Opinions: An Armed Lobby

Allowing organizations to influence politics with behind-closed-doors lobbying needs to stop

JUSTIN SCOTT // MANAGING EDITOR

With the debate around the issue of arming teachers still roaring in America, it’s time that those fighting the gun-touting right aim their efforts at a far more sinister and frightening occurrence than the idea of armed teachers. At its roots, the gun issue in America is about money. The American guns and ammunition industry brings in a yearly revenue of $17 billion. In 2015 the Washington Post estimated that there were around 357 million firearms in the nation, which at the time had a population of 317 million – yes, you read the right, they have more guns than people. Even more alarming is the fact that the percentage of gun-owning households in America has been dropping for decades, coming in at just 31 per cent in 2014.

So, with the number of households with a gun owner in them dropping and there already being a greater number of guns than people in the US, why do firearms even need to be on sale anymore? Really, they don’t. But with so much money to be made from the items, the gun and ammunition industry is doing all they can to promote a second amendment lifestyle. Their efforts include lobbying, which is essentially a competition between two opposing sides of an issue’s representatives as to who can prove a better case for their side to politicians, or make their lives easier. Often, campaign or party donations or other arrangements are made through lobbyists – third party representatives who represent different groups as organizations themselves are restricted in terms of donations. This means that the more resources a company or industry have, the more influence they are likely to control. Which is why groups like the National Rifle Association (NRA) are so powerful.

Recent information released showed NRA contributions to American politicians over their carers. Eight politicians received over $1 million in donations and 39 received over $100,000. There were 24 Democrats who had received donations from the NRA and six Republicans who hadn’t.

It’s as if politics has become a sports league with no salary cap and the teams with the most money just buy the players they want. And although millions of dollars in donations is a sizable amount, the NRA’s industry is raking in around $17 billion a year so they’re doing just fine.

The difference however, is that while sports certainly have an influence in society, they don’t make the laws directly. And sports leagues still have salary caps to ensure fairness. Because of the cap put on players direct income from playing, stars like Lebron James seek out fortunes in sponsorship money to represent brands. Politicians are doing the same thing. They’re utilizing their postilions of power and influence to attract suitors for donation then representing the highest bidder.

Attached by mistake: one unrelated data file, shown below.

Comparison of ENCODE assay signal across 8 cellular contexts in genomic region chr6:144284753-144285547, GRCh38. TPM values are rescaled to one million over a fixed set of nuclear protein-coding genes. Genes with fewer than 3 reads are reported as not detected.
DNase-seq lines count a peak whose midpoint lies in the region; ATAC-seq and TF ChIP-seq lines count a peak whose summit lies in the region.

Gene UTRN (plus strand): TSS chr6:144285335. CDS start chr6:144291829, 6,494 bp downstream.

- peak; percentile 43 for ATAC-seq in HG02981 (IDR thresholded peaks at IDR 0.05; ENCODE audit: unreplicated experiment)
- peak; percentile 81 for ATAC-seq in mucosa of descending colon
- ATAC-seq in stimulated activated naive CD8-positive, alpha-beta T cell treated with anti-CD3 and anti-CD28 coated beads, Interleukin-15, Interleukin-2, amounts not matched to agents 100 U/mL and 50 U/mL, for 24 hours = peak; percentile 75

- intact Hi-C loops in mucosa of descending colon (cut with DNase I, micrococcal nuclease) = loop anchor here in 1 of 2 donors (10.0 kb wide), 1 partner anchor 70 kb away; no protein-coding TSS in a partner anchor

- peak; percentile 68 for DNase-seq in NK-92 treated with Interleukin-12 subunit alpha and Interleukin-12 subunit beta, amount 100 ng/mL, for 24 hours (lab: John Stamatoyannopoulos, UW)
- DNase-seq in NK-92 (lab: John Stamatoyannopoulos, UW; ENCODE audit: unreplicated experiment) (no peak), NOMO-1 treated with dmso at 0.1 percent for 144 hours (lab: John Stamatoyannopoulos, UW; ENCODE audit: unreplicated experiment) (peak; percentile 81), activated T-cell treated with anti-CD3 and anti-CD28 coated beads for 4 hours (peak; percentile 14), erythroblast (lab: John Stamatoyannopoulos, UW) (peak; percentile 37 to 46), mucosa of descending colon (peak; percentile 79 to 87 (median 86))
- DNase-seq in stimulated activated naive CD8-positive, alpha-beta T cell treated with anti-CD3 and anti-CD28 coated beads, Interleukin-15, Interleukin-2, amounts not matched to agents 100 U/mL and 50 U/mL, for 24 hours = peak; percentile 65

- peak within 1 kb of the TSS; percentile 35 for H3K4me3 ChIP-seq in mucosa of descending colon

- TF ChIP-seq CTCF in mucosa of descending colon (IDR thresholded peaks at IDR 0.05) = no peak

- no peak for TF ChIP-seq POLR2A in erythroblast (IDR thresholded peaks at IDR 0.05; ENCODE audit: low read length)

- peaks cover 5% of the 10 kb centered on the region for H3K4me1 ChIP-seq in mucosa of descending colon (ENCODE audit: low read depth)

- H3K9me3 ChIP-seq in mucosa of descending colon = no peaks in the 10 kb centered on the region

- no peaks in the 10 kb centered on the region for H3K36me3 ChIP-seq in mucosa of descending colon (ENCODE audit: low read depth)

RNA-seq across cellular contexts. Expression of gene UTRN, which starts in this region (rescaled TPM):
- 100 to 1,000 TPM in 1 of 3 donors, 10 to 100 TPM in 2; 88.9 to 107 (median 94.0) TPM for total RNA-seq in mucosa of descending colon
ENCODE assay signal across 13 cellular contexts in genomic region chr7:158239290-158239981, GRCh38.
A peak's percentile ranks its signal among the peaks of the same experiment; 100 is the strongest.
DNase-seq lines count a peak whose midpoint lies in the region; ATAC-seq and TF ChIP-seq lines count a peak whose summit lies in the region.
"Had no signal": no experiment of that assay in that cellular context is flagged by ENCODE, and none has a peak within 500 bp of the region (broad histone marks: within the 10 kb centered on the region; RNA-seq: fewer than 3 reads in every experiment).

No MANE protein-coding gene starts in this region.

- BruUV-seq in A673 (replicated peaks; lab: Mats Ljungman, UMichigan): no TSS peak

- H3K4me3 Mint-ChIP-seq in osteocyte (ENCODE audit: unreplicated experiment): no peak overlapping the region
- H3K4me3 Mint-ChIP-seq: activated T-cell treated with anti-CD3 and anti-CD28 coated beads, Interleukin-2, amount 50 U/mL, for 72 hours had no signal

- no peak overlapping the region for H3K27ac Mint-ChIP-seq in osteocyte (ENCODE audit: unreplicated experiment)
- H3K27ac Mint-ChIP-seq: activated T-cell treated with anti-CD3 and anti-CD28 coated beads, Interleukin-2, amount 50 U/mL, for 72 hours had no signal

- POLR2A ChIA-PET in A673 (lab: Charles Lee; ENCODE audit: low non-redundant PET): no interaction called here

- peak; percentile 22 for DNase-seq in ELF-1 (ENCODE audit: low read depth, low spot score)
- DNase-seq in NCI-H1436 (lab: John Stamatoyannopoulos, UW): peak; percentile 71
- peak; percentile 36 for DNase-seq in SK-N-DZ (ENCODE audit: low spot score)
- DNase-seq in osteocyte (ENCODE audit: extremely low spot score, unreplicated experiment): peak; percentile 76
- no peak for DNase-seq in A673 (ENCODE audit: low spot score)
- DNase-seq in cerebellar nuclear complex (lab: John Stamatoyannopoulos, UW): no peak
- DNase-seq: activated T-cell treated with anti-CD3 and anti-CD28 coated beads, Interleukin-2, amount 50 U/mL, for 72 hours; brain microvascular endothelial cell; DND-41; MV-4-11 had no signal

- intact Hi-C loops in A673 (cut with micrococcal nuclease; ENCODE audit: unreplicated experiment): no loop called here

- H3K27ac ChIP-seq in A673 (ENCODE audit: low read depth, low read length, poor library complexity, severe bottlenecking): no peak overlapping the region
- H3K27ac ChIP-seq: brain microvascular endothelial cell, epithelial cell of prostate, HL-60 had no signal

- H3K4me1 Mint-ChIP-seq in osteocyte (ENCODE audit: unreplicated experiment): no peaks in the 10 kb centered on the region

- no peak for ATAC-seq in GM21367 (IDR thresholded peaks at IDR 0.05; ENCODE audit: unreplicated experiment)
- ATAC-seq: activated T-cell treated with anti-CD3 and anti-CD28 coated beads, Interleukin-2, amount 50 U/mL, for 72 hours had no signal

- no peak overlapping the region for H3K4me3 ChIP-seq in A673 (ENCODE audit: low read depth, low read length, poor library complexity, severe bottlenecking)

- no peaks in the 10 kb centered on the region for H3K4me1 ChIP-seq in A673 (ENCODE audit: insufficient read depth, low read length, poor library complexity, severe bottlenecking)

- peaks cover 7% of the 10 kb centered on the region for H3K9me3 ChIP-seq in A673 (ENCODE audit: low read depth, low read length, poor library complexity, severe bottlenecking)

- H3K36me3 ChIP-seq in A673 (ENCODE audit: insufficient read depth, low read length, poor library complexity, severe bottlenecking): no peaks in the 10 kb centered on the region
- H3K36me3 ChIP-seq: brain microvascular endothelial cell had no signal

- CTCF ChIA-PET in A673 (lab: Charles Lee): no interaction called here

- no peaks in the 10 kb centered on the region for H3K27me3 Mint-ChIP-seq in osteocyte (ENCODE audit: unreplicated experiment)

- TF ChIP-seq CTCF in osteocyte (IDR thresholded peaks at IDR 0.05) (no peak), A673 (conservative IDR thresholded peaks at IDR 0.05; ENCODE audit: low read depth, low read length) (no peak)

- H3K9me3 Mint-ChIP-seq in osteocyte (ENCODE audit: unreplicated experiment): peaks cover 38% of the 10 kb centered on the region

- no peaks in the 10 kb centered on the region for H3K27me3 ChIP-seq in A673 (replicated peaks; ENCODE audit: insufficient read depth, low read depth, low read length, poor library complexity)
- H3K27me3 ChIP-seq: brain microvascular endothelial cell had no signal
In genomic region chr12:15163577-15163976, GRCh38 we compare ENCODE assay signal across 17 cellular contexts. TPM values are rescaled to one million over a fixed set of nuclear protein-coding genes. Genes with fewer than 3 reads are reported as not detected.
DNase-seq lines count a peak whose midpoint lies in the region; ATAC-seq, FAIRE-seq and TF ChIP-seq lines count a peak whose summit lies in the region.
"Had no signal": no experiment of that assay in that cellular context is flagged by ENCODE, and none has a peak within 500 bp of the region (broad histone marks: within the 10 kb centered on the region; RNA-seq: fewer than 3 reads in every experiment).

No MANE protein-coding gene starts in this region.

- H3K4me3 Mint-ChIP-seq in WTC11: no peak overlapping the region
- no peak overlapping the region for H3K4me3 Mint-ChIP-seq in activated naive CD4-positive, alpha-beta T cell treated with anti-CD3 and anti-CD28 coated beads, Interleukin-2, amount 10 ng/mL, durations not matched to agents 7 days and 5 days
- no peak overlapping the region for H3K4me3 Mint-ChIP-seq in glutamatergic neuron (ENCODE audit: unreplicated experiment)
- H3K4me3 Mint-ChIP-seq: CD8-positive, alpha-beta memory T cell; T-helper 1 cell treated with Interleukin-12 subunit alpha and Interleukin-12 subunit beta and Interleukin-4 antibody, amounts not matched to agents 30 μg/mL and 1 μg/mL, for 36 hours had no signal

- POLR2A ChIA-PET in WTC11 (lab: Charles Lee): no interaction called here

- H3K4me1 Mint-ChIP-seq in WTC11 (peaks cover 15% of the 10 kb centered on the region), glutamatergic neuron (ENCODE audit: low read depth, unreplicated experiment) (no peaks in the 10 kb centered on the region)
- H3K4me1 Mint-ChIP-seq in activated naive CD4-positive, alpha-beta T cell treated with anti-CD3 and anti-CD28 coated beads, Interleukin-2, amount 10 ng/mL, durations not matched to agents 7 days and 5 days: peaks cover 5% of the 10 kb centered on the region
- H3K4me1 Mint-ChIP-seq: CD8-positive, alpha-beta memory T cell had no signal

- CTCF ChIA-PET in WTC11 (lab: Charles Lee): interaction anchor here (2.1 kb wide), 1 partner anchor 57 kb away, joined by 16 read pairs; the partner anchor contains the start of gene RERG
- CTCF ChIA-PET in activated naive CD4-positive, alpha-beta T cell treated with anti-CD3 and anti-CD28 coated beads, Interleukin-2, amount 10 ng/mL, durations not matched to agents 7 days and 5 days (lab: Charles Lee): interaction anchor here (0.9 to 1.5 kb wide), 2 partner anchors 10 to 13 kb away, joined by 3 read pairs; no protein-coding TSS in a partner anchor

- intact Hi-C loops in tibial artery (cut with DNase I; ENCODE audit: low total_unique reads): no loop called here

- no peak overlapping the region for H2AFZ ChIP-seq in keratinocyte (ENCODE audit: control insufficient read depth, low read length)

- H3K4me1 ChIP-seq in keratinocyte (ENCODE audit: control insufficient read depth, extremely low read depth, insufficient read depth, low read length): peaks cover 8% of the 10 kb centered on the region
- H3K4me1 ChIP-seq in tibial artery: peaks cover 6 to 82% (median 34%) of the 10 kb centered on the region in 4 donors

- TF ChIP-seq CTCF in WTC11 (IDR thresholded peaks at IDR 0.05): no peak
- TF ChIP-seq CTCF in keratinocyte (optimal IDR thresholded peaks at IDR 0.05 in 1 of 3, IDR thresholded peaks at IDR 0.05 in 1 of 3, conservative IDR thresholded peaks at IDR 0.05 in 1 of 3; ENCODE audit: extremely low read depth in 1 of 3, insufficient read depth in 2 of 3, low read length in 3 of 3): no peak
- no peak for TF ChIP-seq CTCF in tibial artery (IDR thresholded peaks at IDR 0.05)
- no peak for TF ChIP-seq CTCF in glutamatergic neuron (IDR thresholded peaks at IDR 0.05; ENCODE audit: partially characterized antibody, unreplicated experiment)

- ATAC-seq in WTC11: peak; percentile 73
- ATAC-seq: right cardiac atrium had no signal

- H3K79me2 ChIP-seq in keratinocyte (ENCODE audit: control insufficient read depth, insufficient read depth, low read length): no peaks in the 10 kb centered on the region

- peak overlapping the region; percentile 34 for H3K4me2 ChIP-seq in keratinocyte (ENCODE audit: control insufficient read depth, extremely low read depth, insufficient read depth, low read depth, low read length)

Which is what makes an organization like the NRA so frightening. In the 2016 election they put $11,438,118 towards the support of Donald Trump’s campaign and $19,756,346 opposing Hillary Clinton’s campaign, that’s over $31 million spent on one election alone.

America averages 89 guns per person. Some of these guns are semi-automatics assault rifles, which can be converted to fully automatic weapons with bump stocks like we saw in Las Vegas. Not exactly what the Founding Fathers were talking about when they wrote the oh so precious Second Amendment over two centuries ago with their muskets. And now, as the nation has gone through an epidemic of gun violence for decades, due to a Feb. 14 shooting Parkland High School that left 17 dead, another school in the nation’s mass shooting history, there is a heightened debate around the general issue stemming from the proposal of arming teachers.

While other countries like Australia and England have banned most firearms, and seen their mass shooting occurrences essentially halt, many American politicians are proposing the arming of teachers in schools to combat the issue of school shootings. While all logic seems to point to the opposite reaction as being a sturdy one, the same politicians who are receiving millions if not tens of millions of dollars from a gun advocacy group are debating over the laws of the nation, if not leading it. That needs to change.

There’s been a joke made many times in the past that politicians should have to wear jackets similar to NASCAR drivers, dawning patches from all their sponsors as to show who they’re getting money from. As absurd as it sounds, something needs to be done. While Lebron James may have a large group of sponsors, we know who they are – we can’t say the same for many political leaders.

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